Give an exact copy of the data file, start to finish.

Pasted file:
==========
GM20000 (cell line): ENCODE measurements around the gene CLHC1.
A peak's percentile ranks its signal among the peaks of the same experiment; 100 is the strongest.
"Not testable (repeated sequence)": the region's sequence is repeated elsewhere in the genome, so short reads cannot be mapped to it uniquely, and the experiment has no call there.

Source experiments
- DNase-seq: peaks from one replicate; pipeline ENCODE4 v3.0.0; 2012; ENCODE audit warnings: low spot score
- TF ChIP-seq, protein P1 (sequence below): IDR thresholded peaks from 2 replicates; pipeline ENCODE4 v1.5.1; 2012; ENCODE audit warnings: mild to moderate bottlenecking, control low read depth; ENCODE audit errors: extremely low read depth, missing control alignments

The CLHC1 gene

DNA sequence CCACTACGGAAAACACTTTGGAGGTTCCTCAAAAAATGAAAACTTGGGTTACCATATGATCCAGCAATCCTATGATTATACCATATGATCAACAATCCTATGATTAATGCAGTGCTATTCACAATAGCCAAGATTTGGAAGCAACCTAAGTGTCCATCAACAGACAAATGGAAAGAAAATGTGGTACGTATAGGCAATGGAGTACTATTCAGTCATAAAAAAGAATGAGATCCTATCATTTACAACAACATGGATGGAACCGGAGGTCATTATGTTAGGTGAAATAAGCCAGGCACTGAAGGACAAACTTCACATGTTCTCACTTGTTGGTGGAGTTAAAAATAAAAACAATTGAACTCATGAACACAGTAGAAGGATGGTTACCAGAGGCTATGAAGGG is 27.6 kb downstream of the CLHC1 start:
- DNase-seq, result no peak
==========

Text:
GM20000 (cell line): ENCODE measurements around the gene CLHC1.
A peak's percentile ranks its signal among the peaks of the same experiment; 100 is the strongest.
"Not testable (repeated sequence)": the region's sequence is repeated elsewhere in the genome, so short reads cannot be mapped to it uniquely, and the experiment has no call there.

Source experiments
- DNase-seq: peaks from one replicate; pipeline ENCODE4 v3.0.0; 2012; ENCODE audit warnings: low spot score
- TF ChIP-seq, protein P1 (sequence below): IDR thresholded peaks from 2 replicates; pipeline ENCODE4 v1.5.1; 2012; ENCODE audit warnings: mild to moderate bottlenecking, control low read depth; ENCODE audit errors: extremely low read depth, missing control alignments

The CLHC1 gene

DNA sequence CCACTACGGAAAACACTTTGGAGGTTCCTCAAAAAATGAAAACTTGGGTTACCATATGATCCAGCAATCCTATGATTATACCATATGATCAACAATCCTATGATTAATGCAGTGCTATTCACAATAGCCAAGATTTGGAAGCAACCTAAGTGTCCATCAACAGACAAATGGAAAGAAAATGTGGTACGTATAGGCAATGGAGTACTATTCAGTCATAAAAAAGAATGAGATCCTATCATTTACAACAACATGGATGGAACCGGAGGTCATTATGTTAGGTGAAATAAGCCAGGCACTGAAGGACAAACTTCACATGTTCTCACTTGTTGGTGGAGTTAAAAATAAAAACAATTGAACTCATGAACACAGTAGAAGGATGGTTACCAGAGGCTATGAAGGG is 27.6 kb downstream of the CLHC1 start:
- DNase-seq, result no peak